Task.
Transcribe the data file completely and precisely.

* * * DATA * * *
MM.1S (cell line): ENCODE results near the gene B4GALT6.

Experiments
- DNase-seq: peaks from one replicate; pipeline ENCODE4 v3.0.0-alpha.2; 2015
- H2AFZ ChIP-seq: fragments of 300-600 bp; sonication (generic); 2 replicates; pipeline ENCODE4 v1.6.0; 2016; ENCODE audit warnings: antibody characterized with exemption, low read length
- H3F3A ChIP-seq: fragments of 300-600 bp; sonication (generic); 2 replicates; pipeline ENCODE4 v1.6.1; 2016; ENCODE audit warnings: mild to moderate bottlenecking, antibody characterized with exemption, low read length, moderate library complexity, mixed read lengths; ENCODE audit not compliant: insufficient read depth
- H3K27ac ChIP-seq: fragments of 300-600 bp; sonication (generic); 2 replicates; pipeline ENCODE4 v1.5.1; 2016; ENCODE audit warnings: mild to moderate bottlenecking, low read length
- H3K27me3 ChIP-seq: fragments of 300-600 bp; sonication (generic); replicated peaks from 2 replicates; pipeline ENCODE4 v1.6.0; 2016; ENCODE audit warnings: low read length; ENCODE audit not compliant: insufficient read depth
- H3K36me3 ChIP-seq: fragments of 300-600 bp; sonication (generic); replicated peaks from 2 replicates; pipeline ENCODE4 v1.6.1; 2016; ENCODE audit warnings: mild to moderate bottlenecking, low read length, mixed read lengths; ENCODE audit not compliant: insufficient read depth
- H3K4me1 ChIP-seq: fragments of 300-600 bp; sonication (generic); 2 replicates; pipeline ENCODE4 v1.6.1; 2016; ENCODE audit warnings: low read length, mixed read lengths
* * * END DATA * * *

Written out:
MM.1S (cell line): ENCODE results near the gene B4GALT6.

Experiments
- DNase-seq: peaks from one replicate; pipeline ENCODE4 v3.0.0-alpha.2; 2015
- H2AFZ ChIP-seq: fragments of 300-600 bp; sonication (generic); 2 replicates; pipeline ENCODE4 v1.6.0; 2016; ENCODE audit warnings: antibody characterized with exemption, low read length
- H3F3A ChIP-seq: fragments of 300-600 bp; sonication (generic); 2 replicates; pipeline ENCODE4 v1.6.1; 2016; ENCODE audit warnings: mild to moderate bottlenecking, antibody characterized with exemption, low read length, moderate library complexity, mixed read lengths; ENCODE audit not compliant: insufficient read depth
- H3K27ac ChIP-seq: fragments of 300-600 bp; sonication (generic); 2 replicates; pipeline ENCODE4 v1.5.1; 2016; ENCODE audit warnings: mild to moderate bottlenecking, low read length
- H3K27me3 ChIP-seq: fragments of 300-600 bp; sonication (generic); replicated peaks from 2 replicates; pipeline ENCODE4 v1.6.0; 2016; ENCODE audit warnings: low read length; ENCODE audit not compliant: insufficient read depth
- H3K36me3 ChIP-seq: fragments of 300-600 bp; sonication (generic); replicated peaks from 2 replicates; pipeline ENCODE4 v1.6.1; 2016; ENCODE audit warnings: mild to moderate bottlenecking, low read length, mixed read lengths; ENCODE audit not compliant: insufficient read depth
- H3K4me1 ChIP-seq: fragments of 300-600 bp; sonication (generic); 2 replicates; pipeline ENCODE4 v1.6.1; 2016; ENCODE audit warnings: low read length, mixed read lengths